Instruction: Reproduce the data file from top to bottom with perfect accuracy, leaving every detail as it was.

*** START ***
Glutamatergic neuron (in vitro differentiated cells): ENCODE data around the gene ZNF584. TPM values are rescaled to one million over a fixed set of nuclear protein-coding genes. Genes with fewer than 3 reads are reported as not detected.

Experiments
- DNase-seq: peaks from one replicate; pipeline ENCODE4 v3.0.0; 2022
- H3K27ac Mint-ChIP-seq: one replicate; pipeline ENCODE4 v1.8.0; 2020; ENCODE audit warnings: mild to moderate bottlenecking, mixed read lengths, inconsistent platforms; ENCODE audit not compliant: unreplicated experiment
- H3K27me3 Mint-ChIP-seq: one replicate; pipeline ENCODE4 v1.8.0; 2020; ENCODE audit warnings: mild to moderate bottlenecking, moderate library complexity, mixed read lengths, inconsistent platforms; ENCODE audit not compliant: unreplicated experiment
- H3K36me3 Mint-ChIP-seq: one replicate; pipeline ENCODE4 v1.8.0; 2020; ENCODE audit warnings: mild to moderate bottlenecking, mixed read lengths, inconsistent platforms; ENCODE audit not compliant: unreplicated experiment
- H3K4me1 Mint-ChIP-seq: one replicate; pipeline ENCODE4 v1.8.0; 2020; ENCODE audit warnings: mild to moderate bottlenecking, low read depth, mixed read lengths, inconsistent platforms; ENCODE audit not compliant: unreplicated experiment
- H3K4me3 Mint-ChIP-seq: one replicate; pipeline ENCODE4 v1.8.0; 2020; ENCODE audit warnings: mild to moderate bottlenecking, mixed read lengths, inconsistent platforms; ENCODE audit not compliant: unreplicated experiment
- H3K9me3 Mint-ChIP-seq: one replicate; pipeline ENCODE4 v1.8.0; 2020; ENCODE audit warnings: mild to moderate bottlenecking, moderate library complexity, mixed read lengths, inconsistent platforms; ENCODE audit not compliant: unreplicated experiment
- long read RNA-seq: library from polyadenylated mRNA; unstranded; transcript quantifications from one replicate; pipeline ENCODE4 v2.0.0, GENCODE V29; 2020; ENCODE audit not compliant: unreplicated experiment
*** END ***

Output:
Glutamatergic neuron (in vitro differentiated cells): ENCODE data around the gene ZNF584. TPM values are rescaled to one million over a fixed set of nuclear protein-coding genes. Genes with fewer than 3 reads are reported as not detected.

Experiments
- DNase-seq: peaks from one replicate; pipeline ENCODE4 v3.0.0; 2022
- H3K27ac Mint-ChIP-seq: one replicate; pipeline ENCODE4 v1.8.0; 2020; ENCODE audit warnings: mild to moderate bottlenecking, mixed read lengths, inconsistent platforms; ENCODE audit not compliant: unreplicated experiment
- H3K27me3 Mint-ChIP-seq: one replicate; pipeline ENCODE4 v1.8.0; 2020; ENCODE audit warnings: mild to moderate bottlenecking, moderate library complexity, mixed read lengths, inconsistent platforms; ENCODE audit not compliant: unreplicated experiment
- H3K36me3 Mint-ChIP-seq: one replicate; pipeline ENCODE4 v1.8.0; 2020; ENCODE audit warnings: mild to moderate bottlenecking, mixed read lengths, inconsistent platforms; ENCODE audit not compliant: unreplicated experiment
- H3K4me1 Mint-ChIP-seq: one replicate; pipeline ENCODE4 v1.8.0; 2020; ENCODE audit warnings: mild to moderate bottlenecking, low read depth, mixed read lengths, inconsistent platforms; ENCODE audit not compliant: unreplicated experiment
- H3K4me3 Mint-ChIP-seq: one replicate; pipeline ENCODE4 v1.8.0; 2020; ENCODE audit warnings: mild to moderate bottlenecking, mixed read lengths, inconsistent platforms; ENCODE audit not compliant: unreplicated experiment
- H3K9me3 Mint-ChIP-seq: one replicate; pipeline ENCODE4 v1.8.0; 2020; ENCODE audit warnings: mild to moderate bottlenecking, moderate library complexity, mixed read lengths, inconsistent platforms; ENCODE audit not compliant: unreplicated experiment
- long read RNA-seq: library from polyadenylated mRNA; unstranded; transcript quantifications from one replicate; pipeline ENCODE4 v2.0.0, GENCODE V29; 2020; ENCODE audit not compliant: unreplicated experiment